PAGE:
Homelessness and Mental Health Action Group

April 18, 2007 11:44 ET

Homelessness and Mental Health Action Group: "End Homelessness Now" Public Forum

VANCOUVER, BRITISH COLUMBIA--(CCNMatthews - April 18, 2007) - St. Andrews Wesley's Homelessness and Mental Illness Action Group is sponsoring a free public forum on May 8th at 7:00 pm. This event will be held at St. Andrews Wesley Church (corner of Burrard and Nelson) with support of Coast Mental Health and the Canadian Mental Health Association, to raise awareness and address the homelessness crisis in our city.

There are currently over 1200 homeless people living in our city (street workers estimate that the "actual number of homeless" is likely four times as many). Approximately 80% suffer from mental illness and/or alcohol and drug addiction. These individuals face challenges in daily living that are unimaginable, like hunger, poverty, hypothermia, loneliness, and loss of control over their lives. On the streets these men, women and children face physical and emotional abuse daily and suffer from serious medical conditions. We are all affected by this whether we like it or not.

Join us for a "Dialogue Toward Solutions" with guest speakers Mr. Michael Harcourt, former Mayor of the City of Vancouver and former Premier of the Province of B.C., Mr. Rafe Mair, former Cabinet Minister and Canada's best known political commentator, and Rev. Ruth Wright, Executive Director, First United Church Mission. The Public Forum moderator will be Dr. Nancy Hall, former Mental Health Advocate. We believe that the solution to this complex problem requires strategic inter-government co-ordination and action and plan to discuss and work to actualise "Out of the Shadows at Last" the recently released Michael Kirby Senate Report on Homelessness. Come and join the discussion in the cry for social justice.

Guests will be welcomed by a short performance by the renowned Universal Gospel Choir.

About Honourable Michael Harcourt

Considered one of the most successful politicians in the province's history, Michael Harcourt was in public service for 25 years. As the former Mayor of Vancouver and Premier of British Columbia, Mike Harcourt helped Canada's westernmost province earn its reputation as one of the most livable places in the world. His focus on conservation and sustainable development has played a significant role in promoting quality of life for those he represented in office. He is a passionate believer in the power of cities and communities to improve the human condition. An accident in November 2002 in which he sustained a major spinal cord injury only strengthened his resolve to contribute to the transformation of cities and communities around the world through the principles of sustainability, particularly in relation to social inclusion in the broadest sense.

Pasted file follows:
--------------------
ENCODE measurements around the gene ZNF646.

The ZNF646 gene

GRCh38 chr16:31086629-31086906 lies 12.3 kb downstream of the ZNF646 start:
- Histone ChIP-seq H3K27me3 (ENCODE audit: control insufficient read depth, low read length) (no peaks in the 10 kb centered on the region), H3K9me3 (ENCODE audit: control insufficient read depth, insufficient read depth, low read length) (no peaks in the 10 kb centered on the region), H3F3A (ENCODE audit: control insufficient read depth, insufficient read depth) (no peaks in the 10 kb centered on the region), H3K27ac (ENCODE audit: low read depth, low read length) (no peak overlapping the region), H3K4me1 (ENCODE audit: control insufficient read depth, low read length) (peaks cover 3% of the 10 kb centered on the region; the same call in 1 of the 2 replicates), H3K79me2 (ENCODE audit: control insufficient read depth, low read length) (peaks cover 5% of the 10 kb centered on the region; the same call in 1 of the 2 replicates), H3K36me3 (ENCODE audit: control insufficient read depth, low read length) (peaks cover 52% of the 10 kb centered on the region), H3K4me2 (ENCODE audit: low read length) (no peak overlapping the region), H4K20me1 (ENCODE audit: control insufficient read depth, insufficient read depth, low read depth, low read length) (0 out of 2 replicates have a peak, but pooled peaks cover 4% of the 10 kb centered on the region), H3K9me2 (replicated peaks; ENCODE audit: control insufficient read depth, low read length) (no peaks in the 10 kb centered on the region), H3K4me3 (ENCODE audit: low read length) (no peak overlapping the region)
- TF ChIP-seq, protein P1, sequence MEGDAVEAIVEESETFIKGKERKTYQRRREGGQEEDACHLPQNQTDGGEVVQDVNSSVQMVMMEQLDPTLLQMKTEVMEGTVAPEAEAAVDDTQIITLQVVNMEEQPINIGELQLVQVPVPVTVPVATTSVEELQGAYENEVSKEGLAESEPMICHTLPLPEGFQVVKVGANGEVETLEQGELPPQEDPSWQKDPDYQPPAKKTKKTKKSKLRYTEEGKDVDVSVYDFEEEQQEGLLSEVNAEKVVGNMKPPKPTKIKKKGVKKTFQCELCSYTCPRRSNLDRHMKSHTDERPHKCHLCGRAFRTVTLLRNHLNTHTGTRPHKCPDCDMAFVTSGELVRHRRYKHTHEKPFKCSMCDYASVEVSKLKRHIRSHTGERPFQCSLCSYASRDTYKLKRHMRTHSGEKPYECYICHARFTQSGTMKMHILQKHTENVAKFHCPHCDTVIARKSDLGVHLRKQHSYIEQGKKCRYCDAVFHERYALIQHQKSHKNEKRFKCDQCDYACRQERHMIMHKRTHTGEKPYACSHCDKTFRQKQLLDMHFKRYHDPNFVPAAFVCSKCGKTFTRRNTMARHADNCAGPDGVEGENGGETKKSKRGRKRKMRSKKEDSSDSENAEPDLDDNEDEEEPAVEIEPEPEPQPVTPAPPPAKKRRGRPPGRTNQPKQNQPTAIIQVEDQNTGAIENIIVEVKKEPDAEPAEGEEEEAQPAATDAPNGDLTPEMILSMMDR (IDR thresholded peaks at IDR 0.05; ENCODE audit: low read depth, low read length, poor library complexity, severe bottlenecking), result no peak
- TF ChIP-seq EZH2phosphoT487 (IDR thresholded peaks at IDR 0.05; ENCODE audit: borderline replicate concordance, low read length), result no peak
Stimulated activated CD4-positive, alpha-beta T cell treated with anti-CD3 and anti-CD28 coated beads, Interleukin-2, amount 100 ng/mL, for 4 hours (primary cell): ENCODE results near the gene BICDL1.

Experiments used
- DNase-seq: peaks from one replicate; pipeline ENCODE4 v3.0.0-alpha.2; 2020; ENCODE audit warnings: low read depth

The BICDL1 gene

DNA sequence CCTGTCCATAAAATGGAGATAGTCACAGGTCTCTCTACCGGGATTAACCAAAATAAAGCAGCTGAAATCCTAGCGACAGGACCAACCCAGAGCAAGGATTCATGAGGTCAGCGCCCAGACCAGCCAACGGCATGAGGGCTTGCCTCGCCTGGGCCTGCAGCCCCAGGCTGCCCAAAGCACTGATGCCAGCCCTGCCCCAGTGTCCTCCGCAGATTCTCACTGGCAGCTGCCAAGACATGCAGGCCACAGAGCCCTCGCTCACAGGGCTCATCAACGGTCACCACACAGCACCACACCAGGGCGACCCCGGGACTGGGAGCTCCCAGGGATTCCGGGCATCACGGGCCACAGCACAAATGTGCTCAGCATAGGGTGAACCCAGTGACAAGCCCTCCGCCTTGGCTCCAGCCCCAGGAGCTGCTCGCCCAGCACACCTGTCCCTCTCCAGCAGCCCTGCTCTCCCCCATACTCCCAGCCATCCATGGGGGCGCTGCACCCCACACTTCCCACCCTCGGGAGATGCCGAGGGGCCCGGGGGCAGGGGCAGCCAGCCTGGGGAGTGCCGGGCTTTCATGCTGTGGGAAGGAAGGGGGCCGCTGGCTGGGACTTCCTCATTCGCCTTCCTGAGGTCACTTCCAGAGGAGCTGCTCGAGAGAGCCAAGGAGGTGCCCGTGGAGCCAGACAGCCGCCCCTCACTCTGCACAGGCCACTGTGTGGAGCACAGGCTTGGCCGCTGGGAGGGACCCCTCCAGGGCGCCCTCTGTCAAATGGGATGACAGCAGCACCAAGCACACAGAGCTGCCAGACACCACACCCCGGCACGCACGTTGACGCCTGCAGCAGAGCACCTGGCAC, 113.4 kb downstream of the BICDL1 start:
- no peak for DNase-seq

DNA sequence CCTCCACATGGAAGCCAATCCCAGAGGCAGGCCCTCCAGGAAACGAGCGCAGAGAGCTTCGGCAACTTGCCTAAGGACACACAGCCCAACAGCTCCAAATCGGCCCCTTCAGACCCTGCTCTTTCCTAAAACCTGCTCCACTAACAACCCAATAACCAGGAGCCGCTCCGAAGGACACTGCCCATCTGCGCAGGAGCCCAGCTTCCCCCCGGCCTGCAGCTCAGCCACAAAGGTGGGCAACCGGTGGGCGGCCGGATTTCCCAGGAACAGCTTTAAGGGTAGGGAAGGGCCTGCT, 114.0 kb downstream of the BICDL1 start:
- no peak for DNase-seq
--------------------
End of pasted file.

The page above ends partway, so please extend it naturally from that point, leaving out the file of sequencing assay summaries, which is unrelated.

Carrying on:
About Rafe Mair

Rafe Mair is a former lawyer, cabinet minister and scratch golfer who went into honest work and became a broadcaster and writer on public affairs. During his public career Rafe Mair was the British Columbia minister responsible for constitutional affairs leading up to the patriation of the Canadian Constitution, and through 1980 attended all the critical meetings either as Premier Bennett's representative or adviser. He has a unique insight and training into political and constitutional matters having traveled extensively researching these matters.

About Rev. Ruth Wright

Rev. Ruth Wright has been the Executive Director at First United Church Mission in the downtown eastside for the past 10 years. Ruth has worked extensively with the homeless and is determined to see an end to this crisis. Ruth is also a founding member of the Mayor's Four Pillar Advisory Committee.

About Dr. Nancy Hall